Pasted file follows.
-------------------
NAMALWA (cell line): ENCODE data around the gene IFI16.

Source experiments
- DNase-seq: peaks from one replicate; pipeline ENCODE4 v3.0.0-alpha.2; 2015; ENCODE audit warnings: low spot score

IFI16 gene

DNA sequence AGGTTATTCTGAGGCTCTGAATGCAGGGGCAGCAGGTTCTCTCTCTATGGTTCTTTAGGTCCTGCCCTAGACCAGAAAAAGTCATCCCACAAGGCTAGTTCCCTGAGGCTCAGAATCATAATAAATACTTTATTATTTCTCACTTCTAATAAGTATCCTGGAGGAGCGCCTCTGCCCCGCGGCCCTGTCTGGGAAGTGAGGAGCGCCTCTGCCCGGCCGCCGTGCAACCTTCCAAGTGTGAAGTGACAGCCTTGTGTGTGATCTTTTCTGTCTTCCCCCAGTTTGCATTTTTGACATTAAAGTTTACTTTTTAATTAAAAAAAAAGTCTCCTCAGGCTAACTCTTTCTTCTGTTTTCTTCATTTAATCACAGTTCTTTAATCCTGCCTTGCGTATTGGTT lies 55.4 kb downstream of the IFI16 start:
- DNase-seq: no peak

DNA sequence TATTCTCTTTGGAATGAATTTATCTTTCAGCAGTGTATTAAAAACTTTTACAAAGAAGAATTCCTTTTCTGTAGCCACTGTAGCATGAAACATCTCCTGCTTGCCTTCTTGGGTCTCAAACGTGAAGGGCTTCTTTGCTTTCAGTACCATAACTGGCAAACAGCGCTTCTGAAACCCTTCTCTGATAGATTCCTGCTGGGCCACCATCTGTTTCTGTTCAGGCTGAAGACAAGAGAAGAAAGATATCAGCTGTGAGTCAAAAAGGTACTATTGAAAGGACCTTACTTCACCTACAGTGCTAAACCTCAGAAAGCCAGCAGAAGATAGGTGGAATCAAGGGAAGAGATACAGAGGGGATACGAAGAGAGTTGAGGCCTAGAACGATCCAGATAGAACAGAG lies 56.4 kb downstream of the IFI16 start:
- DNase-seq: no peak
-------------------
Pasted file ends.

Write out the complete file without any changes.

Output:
NAMALWA (cell line): ENCODE data around the gene IFI16.

Source experiments
- DNase-seq: peaks from one replicate; pipeline ENCODE4 v3.0.0-alpha.2; 2015; ENCODE audit warnings: low spot score

IFI16 gene

DNA sequence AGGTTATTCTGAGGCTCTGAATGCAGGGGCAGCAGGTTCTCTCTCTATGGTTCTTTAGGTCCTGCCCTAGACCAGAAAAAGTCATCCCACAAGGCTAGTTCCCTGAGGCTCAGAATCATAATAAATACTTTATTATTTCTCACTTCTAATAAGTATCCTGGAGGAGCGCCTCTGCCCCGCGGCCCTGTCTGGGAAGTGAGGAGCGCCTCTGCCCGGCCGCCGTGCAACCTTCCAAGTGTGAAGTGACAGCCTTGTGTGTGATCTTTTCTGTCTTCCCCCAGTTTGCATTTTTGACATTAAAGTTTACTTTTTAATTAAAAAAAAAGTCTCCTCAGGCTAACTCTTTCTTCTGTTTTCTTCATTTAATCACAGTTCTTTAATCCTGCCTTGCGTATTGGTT lies 55.4 kb downstream of the IFI16 start:
- DNase-seq: no peak

DNA sequence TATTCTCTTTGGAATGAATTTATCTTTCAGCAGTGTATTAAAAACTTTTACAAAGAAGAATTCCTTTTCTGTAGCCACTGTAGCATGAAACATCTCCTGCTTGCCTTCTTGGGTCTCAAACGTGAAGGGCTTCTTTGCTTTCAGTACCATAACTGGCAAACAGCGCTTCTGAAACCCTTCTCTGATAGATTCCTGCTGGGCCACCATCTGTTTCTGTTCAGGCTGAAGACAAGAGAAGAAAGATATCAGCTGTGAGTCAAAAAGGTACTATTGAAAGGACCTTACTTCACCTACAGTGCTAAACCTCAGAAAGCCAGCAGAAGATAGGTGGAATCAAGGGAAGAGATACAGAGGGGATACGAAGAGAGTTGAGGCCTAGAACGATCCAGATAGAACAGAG lies 56.4 kb downstream of the IFI16 start:
- DNase-seq: no peak